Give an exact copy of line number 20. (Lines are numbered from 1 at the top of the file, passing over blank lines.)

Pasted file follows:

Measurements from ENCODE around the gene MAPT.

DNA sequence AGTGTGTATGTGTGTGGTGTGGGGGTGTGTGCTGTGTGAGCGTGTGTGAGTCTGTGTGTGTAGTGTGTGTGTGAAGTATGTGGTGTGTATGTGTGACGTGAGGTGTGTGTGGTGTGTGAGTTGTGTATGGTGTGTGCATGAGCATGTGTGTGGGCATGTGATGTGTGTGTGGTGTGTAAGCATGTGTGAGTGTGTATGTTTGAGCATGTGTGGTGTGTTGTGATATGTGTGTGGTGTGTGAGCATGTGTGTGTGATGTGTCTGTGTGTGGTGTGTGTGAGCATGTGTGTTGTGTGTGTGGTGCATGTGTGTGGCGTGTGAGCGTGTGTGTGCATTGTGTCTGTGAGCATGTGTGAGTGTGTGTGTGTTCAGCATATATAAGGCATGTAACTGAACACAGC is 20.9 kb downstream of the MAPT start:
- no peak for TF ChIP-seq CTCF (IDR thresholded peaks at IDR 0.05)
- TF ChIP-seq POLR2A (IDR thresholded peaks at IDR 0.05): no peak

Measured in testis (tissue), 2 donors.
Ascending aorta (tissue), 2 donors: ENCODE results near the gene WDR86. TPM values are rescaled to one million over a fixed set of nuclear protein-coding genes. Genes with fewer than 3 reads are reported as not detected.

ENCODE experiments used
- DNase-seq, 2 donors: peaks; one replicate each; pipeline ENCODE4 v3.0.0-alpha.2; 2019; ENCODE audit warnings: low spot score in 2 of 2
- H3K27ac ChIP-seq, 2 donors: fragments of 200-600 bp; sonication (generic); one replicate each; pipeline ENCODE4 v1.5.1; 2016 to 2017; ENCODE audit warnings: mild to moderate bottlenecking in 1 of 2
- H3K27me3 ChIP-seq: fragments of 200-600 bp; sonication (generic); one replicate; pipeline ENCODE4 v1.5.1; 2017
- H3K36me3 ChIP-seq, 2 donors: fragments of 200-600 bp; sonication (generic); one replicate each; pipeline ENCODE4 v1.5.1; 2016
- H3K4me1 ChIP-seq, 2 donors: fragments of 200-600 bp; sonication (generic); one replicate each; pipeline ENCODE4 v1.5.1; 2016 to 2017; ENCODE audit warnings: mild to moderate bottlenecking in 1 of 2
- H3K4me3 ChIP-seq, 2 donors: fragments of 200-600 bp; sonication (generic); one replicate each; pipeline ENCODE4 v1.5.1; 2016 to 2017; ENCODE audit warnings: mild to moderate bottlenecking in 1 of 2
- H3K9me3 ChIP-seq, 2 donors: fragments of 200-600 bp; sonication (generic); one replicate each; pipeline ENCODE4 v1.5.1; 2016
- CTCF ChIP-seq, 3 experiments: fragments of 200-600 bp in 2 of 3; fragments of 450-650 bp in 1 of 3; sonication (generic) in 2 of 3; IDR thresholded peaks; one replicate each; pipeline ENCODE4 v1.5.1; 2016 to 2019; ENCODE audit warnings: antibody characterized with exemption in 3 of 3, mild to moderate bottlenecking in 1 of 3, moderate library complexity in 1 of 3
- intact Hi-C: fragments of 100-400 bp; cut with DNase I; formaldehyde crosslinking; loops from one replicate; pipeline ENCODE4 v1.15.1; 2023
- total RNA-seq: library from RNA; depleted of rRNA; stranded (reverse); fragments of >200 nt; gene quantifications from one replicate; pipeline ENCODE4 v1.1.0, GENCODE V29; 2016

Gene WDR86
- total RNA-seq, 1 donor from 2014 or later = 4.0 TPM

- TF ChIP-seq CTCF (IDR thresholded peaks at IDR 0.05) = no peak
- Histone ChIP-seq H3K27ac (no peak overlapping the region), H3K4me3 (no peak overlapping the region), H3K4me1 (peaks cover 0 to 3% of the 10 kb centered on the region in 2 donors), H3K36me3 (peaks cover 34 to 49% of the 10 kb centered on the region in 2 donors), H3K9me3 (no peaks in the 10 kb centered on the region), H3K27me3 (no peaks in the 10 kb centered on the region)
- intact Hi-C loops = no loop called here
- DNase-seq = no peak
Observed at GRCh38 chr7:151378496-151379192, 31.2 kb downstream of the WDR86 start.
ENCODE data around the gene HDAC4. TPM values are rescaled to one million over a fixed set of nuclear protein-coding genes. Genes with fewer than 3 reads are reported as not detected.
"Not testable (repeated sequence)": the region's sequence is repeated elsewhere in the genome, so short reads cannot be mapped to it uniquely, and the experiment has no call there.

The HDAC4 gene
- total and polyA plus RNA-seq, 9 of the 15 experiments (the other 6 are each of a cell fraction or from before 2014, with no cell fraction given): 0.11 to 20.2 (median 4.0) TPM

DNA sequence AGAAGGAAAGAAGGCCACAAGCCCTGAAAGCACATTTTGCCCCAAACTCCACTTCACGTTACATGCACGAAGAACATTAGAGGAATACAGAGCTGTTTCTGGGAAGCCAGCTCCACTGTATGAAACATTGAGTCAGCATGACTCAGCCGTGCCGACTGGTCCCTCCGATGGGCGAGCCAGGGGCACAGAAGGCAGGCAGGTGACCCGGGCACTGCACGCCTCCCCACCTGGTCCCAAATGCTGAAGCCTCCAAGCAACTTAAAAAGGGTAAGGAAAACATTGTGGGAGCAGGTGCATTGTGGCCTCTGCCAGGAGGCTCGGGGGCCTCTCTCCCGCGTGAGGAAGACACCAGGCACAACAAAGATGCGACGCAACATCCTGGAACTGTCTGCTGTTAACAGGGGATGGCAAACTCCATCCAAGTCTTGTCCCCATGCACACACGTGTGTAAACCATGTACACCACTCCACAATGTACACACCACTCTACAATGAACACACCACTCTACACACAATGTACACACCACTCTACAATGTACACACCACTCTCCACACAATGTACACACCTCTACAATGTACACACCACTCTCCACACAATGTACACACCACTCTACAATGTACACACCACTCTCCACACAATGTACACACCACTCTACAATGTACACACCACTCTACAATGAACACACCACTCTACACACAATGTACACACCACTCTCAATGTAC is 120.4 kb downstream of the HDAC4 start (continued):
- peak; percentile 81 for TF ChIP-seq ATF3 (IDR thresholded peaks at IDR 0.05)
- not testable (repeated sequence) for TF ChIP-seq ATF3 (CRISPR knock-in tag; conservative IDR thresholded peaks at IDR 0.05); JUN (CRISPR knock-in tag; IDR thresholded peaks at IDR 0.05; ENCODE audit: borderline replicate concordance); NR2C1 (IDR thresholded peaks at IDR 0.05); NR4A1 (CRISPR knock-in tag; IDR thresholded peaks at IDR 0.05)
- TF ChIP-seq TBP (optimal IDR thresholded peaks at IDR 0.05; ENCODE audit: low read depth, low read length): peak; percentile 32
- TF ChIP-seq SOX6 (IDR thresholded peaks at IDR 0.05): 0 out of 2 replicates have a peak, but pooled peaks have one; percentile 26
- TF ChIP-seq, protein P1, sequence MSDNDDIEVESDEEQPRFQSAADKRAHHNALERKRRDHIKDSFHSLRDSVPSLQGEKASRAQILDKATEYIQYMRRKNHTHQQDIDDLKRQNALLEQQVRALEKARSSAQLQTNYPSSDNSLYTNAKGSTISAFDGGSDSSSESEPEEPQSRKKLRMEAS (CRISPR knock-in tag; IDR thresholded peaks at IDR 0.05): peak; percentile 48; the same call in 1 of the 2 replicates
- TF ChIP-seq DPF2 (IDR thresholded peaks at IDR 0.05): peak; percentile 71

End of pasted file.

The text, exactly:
- TF ChIP-seq CTCF (IDR thresholded peaks at IDR 0.05) = no peak